Mr. orbison, take a bow

Published 12:00 am Thursday, April 10, 2014

GRANITE QUARRY — Sunday afternoon at East Rowan High School, the cars pulled in one at a time, and the performers started to assemble in the darkened auditorium.
After some fumbling, the lights came up on the polished stage where, since 1996, Dean Orbison has helped direct countless students in the annual Broadway Revue.
Orbison has been a part of the show for 17 years — 18 productions since 1997, counting the show that opens Friday.
Enough songs to fill several albums — from Broadway standards to blues, alt-rock to pop and everything in between.
And even when you count the ones who performed for several years of high school, plus those who performed as eighth-graders with Erwin Middle School’s chorus, it’s a safe bet that some 1,000 students have appeared in Broadway Revue during Orbison’s tenure.
All of that makes this year’s 22nd annual Broadway Revue bittersweet for those involved.
Earlier this year, Orbison decided that this show would be his last as director of Broadway Revue.
In an interview Saturday, Orbison said he will continue to teach and lead East Rowan’s chorus program, but that the time had come for him to step aside and focus on other projects.
“I’ve just been blessed,” Orbison said. “I’ve been blessed to be there.”
And blessed, Orbison said, to have worked with so many talented students, teachers, parents and volunteers.
Broadway Revue, a fundraiser for Supporters of Education at East Rowan, or SEER, started under the direction of Sally Brodie in 1993.
After helping Brodie with the show during his first five years at East, Orbison said she asked him to take over when she retired.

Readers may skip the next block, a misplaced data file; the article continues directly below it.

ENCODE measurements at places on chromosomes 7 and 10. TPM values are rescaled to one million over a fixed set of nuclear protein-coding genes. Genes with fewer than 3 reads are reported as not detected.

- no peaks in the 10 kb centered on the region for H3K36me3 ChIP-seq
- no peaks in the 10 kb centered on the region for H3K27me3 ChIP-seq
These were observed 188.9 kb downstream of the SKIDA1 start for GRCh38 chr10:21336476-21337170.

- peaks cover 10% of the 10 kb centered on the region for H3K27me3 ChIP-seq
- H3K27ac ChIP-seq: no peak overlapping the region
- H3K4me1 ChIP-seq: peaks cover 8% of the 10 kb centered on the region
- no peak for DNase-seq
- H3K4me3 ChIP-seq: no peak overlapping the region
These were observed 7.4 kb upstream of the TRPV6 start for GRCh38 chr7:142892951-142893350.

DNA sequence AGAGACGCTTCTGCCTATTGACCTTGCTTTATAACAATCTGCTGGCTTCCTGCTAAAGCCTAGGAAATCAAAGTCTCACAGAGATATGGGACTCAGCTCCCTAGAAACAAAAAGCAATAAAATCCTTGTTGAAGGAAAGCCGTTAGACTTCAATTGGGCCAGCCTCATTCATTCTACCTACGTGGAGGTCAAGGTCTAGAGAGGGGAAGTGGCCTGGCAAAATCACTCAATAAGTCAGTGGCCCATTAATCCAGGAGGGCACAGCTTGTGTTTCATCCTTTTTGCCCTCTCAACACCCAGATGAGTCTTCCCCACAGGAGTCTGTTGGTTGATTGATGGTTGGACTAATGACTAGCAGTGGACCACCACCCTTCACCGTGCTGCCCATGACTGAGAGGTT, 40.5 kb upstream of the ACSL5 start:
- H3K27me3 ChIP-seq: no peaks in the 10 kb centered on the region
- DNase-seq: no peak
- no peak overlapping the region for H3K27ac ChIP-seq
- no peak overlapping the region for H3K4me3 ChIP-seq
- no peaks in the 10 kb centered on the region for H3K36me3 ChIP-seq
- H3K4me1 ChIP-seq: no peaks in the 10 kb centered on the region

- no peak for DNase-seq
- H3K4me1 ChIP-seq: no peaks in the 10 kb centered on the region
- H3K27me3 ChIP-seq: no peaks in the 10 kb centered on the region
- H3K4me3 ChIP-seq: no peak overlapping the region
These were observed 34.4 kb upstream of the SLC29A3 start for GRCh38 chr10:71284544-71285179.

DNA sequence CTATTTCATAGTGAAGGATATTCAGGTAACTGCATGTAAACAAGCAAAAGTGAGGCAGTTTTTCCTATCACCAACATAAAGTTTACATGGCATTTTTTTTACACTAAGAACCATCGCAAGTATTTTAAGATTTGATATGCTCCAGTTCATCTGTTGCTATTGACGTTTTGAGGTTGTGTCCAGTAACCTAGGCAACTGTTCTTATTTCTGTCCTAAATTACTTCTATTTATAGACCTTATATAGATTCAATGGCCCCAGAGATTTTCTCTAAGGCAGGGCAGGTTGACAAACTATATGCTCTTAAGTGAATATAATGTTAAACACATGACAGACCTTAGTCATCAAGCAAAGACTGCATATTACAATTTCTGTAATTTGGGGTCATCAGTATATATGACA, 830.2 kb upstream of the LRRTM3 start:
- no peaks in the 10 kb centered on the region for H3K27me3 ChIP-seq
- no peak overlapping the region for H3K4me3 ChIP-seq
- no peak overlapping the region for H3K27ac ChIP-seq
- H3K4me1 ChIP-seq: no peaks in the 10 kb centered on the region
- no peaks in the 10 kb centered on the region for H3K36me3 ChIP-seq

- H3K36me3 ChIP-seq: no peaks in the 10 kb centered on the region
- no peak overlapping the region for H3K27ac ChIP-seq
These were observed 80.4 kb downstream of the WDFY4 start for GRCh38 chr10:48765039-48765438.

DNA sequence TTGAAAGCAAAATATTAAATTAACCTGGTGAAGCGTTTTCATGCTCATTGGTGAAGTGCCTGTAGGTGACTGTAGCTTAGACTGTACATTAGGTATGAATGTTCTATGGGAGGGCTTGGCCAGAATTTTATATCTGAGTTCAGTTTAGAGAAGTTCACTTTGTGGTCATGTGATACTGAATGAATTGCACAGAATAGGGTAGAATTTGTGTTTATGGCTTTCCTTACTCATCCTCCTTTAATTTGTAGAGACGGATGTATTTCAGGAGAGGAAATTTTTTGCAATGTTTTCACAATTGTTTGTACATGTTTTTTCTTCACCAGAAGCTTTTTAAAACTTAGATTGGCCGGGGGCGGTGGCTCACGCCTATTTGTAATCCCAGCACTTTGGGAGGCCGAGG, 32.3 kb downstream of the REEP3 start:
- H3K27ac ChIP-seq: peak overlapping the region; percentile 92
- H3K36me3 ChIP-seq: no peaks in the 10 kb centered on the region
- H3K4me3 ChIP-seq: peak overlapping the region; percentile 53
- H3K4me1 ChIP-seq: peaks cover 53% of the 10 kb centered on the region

Through the years, Orbison said, the school and the community have rallied behind the Broadway Revue.
Part of what has made it such a success, according to Orbison and numerous parents and students, is that it’s open to any East Rowan student.
There are no auditions for the ensemble. Any student who wants to sing or dance can join, although there are auditions for some of the more complex dance numbers.
The cast has grown from about 75 in early years to as many as 325, Orbison said.
Participation has averaged more than 200 students in recent years, according to Orbison and others involved.
Erwin’s chorus started taking part in the late 1990s, and starting a few years later, East Rowan alumni appeared in numbers in several shows.
Laura Troutman was one of the Erwin students who got to perform at Broadway Revue with the eighth-grade chorus in 1998.
“And it was right down my alley,” Troutman said during a break at Sunday’s rehearsal. “I felt like I’d found my place.”
When she started high school that fall, “I knew that (Broadway Revue) was going to be on my list of accomplishments,” Troutman said.
As a junior, Troutman said, Brodie asked Troutman to help choreograph a couple of the numbers, “and I was able to get up and teach my classmates.”
“And I was fortunate enough, going to college close enough to home, that I could come back,” Troutman said.
Today, Troutman is Orbison’s “right-hand woman,” choreographing almost all of the show.